and no this comment is not meant to ridicule you in anyway.

        Posted by NEON LOVER'S LOCALE | August 21, 2012, 6:43 pm
    • I understand your concern with the Earth and it’s many man-made problems. However, there are trade-offs. Job creation in the United States is a huge problem. When you hear that NASA put up a probe to Mars with a cost of $5 billion dollars, it is easy to feel that all that money is paid solely to NASA people. However, LandSat 8 was just launched in February which is designed to find sources of pollution etc. (for your cause). The interesting thing however, is how many jobs it created. For 5 years it funded nearly 250,000 jobs in the United States alone. People complain that we need to create jobs for the million people out of work. But cut the NASA budget and 250,000 can be added to that list of people on the unemployment line. So your argument is invalid. We NEED NASA to fund these projects to keep people employed while at the same time, satellites like LandSat wil help the cause you are interested in; keeping the planet clean. Two edged sword there.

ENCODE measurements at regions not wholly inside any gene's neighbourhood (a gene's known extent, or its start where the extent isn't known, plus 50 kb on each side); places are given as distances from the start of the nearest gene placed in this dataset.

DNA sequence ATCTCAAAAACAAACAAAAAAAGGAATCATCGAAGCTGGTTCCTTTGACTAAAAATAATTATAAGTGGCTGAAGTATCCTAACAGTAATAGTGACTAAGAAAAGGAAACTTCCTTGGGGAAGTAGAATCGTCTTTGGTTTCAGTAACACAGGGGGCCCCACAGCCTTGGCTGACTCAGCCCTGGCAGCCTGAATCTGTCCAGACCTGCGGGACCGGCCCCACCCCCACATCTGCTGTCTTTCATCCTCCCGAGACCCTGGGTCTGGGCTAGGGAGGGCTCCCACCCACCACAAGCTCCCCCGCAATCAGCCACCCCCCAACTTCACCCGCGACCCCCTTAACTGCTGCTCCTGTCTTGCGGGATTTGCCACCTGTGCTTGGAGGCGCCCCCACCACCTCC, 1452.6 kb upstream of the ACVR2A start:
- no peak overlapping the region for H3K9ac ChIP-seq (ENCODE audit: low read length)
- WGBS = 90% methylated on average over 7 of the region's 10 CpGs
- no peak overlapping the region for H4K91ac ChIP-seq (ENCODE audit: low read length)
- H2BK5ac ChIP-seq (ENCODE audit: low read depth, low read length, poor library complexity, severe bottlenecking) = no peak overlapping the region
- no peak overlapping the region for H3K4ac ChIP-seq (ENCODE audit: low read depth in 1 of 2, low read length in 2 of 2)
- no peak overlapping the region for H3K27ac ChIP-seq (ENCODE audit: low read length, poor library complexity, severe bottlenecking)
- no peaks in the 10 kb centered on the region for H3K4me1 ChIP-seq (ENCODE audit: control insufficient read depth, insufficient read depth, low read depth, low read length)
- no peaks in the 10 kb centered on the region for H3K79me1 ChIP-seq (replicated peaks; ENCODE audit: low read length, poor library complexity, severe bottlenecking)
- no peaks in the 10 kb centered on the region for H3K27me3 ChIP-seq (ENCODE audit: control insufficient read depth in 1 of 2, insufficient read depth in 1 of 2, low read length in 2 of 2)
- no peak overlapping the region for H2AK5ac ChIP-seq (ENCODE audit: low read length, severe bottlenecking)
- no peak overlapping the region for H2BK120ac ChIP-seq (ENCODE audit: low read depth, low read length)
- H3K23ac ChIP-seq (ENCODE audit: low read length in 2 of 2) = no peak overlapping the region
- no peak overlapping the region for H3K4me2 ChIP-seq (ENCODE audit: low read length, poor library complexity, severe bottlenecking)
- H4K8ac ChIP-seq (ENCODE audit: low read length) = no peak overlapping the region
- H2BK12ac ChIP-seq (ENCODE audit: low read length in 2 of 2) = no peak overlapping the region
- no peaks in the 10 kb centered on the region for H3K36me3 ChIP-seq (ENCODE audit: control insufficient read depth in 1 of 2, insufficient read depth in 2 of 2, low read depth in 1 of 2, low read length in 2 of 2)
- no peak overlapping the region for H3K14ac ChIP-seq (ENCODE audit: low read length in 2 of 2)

Posted by Brett | March 7, 2013, 9:01 am
    • This argument is as pointless as the PBS spending argument. NASA is by far the most efficient government agency we have. For every tax dollar spent on NASA, citizens get 10 dollars back. That’s in the form of job creation, and market growth provided by NASA’s numerous innovations and inventions that lead the market. NASA runs on less than a half penny from every tax dollar given to the government, and has been able to do way more with way less than any other branch of government and even some private corporations.

      Posted by Alex | May 5, 2013, 7:09 pm
  2. Actually, it does matter where the money comes from (or from where the money comes). It is taken from citizens in the form of taxes. Any time one spends other people’s money, you will get waste. The founding fathers new this. Why have we forgotten it?